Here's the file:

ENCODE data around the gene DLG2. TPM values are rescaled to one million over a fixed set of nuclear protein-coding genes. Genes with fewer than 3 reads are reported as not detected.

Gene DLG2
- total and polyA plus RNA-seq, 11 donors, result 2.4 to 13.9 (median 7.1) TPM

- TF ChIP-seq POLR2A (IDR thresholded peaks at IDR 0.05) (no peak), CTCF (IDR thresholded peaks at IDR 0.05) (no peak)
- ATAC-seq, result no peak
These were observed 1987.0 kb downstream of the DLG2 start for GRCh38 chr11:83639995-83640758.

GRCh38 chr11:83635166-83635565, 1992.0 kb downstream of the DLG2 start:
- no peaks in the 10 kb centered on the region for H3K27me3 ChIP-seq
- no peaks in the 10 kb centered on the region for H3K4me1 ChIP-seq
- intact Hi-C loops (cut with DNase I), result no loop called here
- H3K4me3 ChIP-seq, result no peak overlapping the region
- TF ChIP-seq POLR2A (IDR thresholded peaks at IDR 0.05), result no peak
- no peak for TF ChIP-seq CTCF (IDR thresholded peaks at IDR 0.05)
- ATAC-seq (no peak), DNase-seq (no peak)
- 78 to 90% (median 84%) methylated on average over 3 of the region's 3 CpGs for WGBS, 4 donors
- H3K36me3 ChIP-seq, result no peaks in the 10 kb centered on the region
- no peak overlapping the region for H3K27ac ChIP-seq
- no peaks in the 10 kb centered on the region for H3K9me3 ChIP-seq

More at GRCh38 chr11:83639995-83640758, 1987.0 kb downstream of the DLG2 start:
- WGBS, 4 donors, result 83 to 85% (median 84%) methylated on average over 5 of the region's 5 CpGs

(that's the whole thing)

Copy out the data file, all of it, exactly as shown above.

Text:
ENCODE data around the gene DLG2. TPM values are rescaled to one million over a fixed set of nuclear protein-coding genes. Genes with fewer than 3 reads are reported as not detected.

Gene DLG2
- total and polyA plus RNA-seq, 11 donors, result 2.4 to 13.9 (median 7.1) TPM

- TF ChIP-seq POLR2A (IDR thresholded peaks at IDR 0.05) (no peak), CTCF (IDR thresholded peaks at IDR 0.05) (no peak)
- ATAC-seq, result no peak
These were observed 1987.0 kb downstream of the DLG2 start for GRCh38 chr11:83639995-83640758.

GRCh38 chr11:83635166-83635565, 1992.0 kb downstream of the DLG2 start:
- no peaks in the 10 kb centered on the region for H3K27me3 ChIP-seq
- no peaks in the 10 kb centered on the region for H3K4me1 ChIP-seq
- intact Hi-C loops (cut with DNase I), result no loop called here
- H3K4me3 ChIP-seq, result no peak overlapping the region
- TF ChIP-seq POLR2A (IDR thresholded peaks at IDR 0.05), result no peak
- no peak for TF ChIP-seq CTCF (IDR thresholded peaks at IDR 0.05)
- ATAC-seq (no peak), DNase-seq (no peak)
- 78 to 90% (median 84%) methylated on average over 3 of the region's 3 CpGs for WGBS, 4 donors
- H3K36me3 ChIP-seq, result no peaks in the 10 kb centered on the region
- no peak overlapping the region for H3K27ac ChIP-seq
- no peaks in the 10 kb centered on the region for H3K9me3 ChIP-seq

More at GRCh38 chr11:83639995-83640758, 1987.0 kb downstream of the DLG2 start:
- WGBS, 4 donors, result 83 to 85% (median 84%) methylated on average over 5 of the region's 5 CpGs